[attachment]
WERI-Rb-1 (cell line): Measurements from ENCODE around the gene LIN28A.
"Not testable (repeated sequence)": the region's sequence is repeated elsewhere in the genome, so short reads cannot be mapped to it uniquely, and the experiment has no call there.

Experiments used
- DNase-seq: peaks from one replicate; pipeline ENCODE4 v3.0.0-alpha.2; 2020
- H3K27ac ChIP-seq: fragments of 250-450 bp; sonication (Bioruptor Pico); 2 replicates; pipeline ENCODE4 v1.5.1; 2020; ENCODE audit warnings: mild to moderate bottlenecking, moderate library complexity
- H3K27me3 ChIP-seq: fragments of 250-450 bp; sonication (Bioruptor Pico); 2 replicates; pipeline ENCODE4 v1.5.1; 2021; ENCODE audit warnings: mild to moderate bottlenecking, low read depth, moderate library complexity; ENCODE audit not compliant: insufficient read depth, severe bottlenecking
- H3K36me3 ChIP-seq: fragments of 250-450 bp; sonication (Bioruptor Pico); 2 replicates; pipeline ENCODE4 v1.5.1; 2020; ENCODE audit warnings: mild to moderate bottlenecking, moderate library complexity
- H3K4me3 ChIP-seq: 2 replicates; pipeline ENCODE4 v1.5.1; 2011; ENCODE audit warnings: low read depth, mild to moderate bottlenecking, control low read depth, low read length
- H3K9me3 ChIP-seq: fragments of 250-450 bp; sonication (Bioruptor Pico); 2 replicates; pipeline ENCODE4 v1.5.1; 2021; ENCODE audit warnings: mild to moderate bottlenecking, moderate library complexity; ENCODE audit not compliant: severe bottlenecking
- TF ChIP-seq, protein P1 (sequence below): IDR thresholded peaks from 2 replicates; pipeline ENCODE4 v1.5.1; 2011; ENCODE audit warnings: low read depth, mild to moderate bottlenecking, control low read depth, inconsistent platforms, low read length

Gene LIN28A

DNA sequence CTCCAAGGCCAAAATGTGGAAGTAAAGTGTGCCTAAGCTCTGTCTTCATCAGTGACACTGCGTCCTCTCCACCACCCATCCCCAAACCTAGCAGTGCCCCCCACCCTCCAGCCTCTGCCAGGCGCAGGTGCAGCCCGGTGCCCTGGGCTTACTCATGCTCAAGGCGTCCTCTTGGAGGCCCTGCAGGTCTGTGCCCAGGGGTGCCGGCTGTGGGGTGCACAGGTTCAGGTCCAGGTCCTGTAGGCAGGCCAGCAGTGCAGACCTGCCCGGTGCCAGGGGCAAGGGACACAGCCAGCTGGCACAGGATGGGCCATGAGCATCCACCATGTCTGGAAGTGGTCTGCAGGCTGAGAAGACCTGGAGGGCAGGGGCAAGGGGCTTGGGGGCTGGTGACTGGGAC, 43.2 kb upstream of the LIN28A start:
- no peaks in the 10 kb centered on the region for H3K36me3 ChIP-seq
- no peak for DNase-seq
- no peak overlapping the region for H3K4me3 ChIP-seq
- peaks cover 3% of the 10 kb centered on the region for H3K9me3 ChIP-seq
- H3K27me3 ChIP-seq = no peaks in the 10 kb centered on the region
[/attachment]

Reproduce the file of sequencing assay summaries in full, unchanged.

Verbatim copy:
WERI-Rb-1 (cell line): Measurements from ENCODE around the gene LIN28A.
"Not testable (repeated sequence)": the region's sequence is repeated elsewhere in the genome, so short reads cannot be mapped to it uniquely, and the experiment has no call there.

Experiments used
- DNase-seq: peaks from one replicate; pipeline ENCODE4 v3.0.0-alpha.2; 2020
- H3K27ac ChIP-seq: fragments of 250-450 bp; sonication (Bioruptor Pico); 2 replicates; pipeline ENCODE4 v1.5.1; 2020; ENCODE audit warnings: mild to moderate bottlenecking, moderate library complexity
- H3K27me3 ChIP-seq: fragments of 250-450 bp; sonication (Bioruptor Pico); 2 replicates; pipeline ENCODE4 v1.5.1; 2021; ENCODE audit warnings: mild to moderate bottlenecking, low read depth, moderate library complexity; ENCODE audit not compliant: insufficient read depth, severe bottlenecking
- H3K36me3 ChIP-seq: fragments of 250-450 bp; sonication (Bioruptor Pico); 2 replicates; pipeline ENCODE4 v1.5.1; 2020; ENCODE audit warnings: mild to moderate bottlenecking, moderate library complexity
- H3K4me3 ChIP-seq: 2 replicates; pipeline ENCODE4 v1.5.1; 2011; ENCODE audit warnings: low read depth, mild to moderate bottlenecking, control low read depth, low read length
- H3K9me3 ChIP-seq: fragments of 250-450 bp; sonication (Bioruptor Pico); 2 replicates; pipeline ENCODE4 v1.5.1; 2021; ENCODE audit warnings: mild to moderate bottlenecking, moderate library complexity; ENCODE audit not compliant: severe bottlenecking
- TF ChIP-seq, protein P1 (sequence below): IDR thresholded peaks from 2 replicates; pipeline ENCODE4 v1.5.1; 2011; ENCODE audit warnings: low read depth, mild to moderate bottlenecking, control low read depth, inconsistent platforms, low read length

Gene LIN28A

DNA sequence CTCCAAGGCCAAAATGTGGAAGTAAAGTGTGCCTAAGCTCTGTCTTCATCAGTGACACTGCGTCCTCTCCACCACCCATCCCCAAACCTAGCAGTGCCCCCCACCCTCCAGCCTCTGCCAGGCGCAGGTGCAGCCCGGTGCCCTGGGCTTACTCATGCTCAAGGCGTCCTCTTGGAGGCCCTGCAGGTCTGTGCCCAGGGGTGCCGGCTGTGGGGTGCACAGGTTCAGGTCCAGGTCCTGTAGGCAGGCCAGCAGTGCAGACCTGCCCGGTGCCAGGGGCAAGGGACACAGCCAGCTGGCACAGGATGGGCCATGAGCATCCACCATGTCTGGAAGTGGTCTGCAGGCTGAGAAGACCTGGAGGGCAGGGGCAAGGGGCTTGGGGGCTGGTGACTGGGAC, 43.2 kb upstream of the LIN28A start:
- no peaks in the 10 kb centered on the region for H3K36me3 ChIP-seq
- no peak for DNase-seq
- no peak overlapping the region for H3K4me3 ChIP-seq
- peaks cover 3% of the 10 kb centered on the region for H3K9me3 ChIP-seq
- H3K27me3 ChIP-seq = no peaks in the 10 kb centered on the region